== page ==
WASHINGTON — Reebok International Ltd. and other brands advertising that their products strengthen and tone muscles were put on notice by the Federal Trade Commission on Wednesday, as the agency said Reebok will pay $25 million in refunds to consumers to resolve charges it deceptively advertised that its “toning shoes” would provide extra tone and strength to leg and buttock muscles.
“If you are an advertiser out there, remember the marketing campaign — no matter how clever, sexy or funny — must start and must stick with product claims that are substantiated,” said David Vladeck, director of the FTC’s Bureau of Consumer Protection, at a press conference at FTC headquarters here.
He said the agency had found insufficient scientific evidence to back Reebok’s claims that its EasyTone walking shoes and RunTone running shoes can strengthen certain muscle groups by a certain percentage.
“Since 2009, Reebok has urged consumer to ‘take the gym with them and to get better legs and a better butt with every step’ by claiming the instability created by its toning shoes increases the effects of a regular exercise routine and even provides health benefits to those who can’t find the time to exercise,” Vladeck said. “For the millions of Americans who paid up to $100 for a pair of Reebok toning shoes, Reebok’s claims didn’t withstand scrutiny.”
The settlement order and consumer refunds also extend to Reebok’s toning apparel, according to FTC officials, although the agency focused primarily on the footwear giant’s advertising and marketing of its toning shoes at the press conference.
The FTC’s complaint alleges Reebok made unsubstantiated claims in advertisements, which ran in print, and on TV and the Internet beginning in early 2009, as well as on shoe boxes and displays in stores that its toning shoes would strengthen and tone key muscles. The agency said Reebok falsely claimed that walking in EasyTone footwear had been proven to lead to 28 percent more strength and tone in the buttock muscles, 11 percent more strength and tone in the hamstring muscles, and 11 percent more strength and tone in the calf muscles than regular walking shoes.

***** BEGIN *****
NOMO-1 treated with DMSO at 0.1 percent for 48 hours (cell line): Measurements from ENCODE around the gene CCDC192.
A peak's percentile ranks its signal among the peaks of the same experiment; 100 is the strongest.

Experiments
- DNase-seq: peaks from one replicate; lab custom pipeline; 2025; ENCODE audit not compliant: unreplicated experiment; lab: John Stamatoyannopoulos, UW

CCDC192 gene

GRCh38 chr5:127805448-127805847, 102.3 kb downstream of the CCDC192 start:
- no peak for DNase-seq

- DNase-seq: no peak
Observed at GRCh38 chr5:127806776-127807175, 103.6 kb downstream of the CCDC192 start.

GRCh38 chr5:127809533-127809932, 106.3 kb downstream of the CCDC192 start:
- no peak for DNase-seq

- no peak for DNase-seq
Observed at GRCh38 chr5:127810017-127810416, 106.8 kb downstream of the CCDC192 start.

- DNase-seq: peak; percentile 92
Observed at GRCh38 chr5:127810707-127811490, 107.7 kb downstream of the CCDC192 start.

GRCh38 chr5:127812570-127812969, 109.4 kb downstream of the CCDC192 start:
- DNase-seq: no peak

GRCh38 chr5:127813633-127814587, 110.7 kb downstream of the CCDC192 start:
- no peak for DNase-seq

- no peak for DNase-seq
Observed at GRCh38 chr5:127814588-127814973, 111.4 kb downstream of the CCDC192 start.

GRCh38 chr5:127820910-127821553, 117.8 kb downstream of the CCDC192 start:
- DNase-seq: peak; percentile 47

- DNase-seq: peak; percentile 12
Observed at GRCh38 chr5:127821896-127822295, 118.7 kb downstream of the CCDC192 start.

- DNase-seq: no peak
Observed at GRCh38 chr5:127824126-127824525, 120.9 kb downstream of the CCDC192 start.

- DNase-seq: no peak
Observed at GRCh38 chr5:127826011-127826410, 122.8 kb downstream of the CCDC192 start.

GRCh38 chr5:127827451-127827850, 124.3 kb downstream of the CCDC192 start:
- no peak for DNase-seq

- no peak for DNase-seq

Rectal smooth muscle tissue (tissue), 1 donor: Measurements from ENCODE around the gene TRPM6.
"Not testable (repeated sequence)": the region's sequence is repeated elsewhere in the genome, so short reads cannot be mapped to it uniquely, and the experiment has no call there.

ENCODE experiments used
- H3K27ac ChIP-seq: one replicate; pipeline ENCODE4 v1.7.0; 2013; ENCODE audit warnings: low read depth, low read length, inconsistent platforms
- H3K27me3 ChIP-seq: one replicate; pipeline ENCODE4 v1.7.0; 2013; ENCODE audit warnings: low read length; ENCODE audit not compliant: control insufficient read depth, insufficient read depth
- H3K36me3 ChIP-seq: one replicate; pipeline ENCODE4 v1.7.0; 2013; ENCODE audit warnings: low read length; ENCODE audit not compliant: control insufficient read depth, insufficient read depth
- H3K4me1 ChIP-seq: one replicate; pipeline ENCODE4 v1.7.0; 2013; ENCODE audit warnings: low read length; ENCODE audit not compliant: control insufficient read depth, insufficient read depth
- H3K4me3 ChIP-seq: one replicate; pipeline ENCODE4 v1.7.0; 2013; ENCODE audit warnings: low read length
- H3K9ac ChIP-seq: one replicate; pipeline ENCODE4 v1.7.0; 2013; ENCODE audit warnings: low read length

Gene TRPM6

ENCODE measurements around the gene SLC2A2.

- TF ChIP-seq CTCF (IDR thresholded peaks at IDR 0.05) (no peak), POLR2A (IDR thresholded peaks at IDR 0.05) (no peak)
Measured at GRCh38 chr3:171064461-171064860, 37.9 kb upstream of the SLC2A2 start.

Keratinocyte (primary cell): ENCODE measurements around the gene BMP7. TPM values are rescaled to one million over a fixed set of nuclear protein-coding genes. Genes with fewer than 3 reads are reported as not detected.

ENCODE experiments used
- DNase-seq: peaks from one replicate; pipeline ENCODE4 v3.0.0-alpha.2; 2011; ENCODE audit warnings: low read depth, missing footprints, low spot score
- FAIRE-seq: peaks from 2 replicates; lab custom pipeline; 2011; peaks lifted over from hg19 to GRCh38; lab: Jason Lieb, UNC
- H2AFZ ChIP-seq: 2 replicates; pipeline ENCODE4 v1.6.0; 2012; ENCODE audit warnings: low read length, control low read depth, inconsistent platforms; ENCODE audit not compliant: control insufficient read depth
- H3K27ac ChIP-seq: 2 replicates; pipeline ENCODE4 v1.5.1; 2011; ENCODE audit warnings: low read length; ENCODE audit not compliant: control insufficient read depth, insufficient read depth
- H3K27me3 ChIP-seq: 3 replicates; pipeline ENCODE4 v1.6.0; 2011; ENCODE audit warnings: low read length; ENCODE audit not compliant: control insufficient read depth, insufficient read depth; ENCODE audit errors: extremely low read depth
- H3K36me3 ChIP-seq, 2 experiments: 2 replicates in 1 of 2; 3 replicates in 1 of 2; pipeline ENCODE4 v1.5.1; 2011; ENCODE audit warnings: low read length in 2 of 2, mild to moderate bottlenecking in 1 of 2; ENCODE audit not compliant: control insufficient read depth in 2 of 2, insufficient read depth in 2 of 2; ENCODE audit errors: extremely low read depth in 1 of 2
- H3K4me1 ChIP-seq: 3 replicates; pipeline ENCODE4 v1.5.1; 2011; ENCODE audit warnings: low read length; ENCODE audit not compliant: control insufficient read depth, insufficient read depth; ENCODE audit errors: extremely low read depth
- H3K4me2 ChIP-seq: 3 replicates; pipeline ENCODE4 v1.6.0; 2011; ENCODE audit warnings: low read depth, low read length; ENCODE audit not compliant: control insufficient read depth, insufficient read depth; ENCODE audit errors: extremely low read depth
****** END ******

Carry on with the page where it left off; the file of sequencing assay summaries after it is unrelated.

Reebok’s EasyTone walking shoes and RunTone running shoes have retailed for $80 to $100 a pair, while EasyTone flip-flops have retailed for about $60 a pair. Ads for the shoes claimed that sole technology featuring pockets of moving air creates “micro instability” that tones and strengthens muscles as you walk or run.
Reebok defended its toning products.
“We stand behind our EasyTone technology, the first shoe in the toning category that was inspired by balance-ball training,” the company said. “Settling does not mean we agree with the FTC’s allegations — we do not. We have received overwhelmingly enthusiastic feedback from thousands of EasyTone customers, and we remain committed to the further development of our EasyTone line of products. Our customers are our number-one priority, and we will continue to deliver products that they trust and love.”
As part of the settlement, Reebok is prohibited from making claims in advertising or marketing that toning shoes and other apparel strengthens muscles or that using the footwear specifically will result in a specific percentage of muscle toning or strengthening unless they have the scientific evidence to support the claims. The footwear company also must refrain from making health or fitness-related efficacy claims and cannot misrepresent tests, studies or research regarding toning shoes and toning apparel.